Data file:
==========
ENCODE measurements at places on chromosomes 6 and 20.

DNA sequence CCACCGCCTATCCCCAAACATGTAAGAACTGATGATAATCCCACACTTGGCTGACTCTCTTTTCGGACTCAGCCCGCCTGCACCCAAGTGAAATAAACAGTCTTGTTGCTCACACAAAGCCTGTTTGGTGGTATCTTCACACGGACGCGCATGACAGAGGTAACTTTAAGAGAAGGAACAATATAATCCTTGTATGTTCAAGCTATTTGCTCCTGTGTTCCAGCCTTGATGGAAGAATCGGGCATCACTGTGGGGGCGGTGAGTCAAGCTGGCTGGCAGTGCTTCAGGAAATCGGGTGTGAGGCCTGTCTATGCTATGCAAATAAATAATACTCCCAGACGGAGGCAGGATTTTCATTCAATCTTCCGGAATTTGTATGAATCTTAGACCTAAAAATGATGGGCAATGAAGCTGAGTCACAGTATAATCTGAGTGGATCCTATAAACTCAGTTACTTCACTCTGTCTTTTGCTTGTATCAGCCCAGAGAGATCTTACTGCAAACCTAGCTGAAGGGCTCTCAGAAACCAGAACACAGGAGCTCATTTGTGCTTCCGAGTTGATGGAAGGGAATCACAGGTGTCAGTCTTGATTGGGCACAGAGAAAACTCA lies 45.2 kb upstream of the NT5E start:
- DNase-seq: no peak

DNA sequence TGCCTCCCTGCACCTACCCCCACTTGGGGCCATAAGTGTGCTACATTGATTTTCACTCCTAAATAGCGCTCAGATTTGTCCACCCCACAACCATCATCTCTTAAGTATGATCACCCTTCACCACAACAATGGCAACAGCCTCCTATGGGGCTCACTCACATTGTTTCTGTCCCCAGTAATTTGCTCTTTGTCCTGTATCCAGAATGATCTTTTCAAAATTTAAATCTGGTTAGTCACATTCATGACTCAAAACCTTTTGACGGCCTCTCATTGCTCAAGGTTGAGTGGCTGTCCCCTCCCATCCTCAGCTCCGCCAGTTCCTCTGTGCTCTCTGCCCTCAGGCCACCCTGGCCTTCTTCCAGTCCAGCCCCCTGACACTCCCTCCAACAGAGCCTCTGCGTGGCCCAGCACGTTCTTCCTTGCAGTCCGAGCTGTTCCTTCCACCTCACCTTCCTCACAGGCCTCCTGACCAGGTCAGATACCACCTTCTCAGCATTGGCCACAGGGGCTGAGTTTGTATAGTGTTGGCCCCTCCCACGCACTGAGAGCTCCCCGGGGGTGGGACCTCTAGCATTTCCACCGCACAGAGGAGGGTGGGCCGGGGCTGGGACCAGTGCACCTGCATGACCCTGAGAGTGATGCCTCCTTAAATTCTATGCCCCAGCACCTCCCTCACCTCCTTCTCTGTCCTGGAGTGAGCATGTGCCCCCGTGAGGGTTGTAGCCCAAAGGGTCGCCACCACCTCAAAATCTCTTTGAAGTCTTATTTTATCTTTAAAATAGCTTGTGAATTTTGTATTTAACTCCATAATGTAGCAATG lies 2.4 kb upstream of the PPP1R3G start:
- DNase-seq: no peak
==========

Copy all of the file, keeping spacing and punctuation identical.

ENCODE measurements at places on chromosomes 6 and 20.

DNA sequence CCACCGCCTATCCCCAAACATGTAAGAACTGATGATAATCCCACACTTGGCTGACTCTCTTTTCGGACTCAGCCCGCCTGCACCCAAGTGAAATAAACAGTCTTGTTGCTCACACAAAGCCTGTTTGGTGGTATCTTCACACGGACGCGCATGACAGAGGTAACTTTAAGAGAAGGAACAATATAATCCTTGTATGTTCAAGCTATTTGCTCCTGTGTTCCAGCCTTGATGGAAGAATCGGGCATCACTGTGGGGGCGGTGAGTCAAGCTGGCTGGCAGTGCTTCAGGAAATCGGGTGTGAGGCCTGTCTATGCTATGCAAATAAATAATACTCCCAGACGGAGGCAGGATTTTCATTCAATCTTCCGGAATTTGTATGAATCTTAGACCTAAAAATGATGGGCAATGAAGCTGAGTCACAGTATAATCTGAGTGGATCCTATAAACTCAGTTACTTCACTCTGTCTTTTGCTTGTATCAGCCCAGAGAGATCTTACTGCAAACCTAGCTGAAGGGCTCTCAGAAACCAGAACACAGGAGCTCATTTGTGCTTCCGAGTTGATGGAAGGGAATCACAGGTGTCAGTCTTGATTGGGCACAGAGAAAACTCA lies 45.2 kb upstream of the NT5E start:
- DNase-seq: no peak

DNA sequence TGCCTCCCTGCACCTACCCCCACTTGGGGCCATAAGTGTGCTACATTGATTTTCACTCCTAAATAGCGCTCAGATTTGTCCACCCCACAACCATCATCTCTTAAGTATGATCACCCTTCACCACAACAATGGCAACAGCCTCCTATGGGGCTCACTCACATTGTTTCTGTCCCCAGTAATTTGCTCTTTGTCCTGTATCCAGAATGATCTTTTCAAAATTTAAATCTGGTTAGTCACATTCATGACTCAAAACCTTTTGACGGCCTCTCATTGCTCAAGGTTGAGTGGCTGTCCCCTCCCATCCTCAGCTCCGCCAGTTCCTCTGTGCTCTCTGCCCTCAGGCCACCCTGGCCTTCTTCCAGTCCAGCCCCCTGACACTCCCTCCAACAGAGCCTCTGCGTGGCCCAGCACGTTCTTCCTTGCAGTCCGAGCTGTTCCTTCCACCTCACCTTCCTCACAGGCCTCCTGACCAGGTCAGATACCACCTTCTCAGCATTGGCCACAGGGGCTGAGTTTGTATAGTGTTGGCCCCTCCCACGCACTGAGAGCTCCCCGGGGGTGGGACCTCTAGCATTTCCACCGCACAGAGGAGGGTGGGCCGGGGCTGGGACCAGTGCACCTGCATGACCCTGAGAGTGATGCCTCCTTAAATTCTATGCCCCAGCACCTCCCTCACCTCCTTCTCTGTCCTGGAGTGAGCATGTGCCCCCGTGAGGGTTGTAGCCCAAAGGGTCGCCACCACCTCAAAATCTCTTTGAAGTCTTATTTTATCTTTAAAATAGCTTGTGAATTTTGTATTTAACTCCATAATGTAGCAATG lies 2.4 kb upstream of the PPP1R3G start:
- DNase-seq: no peak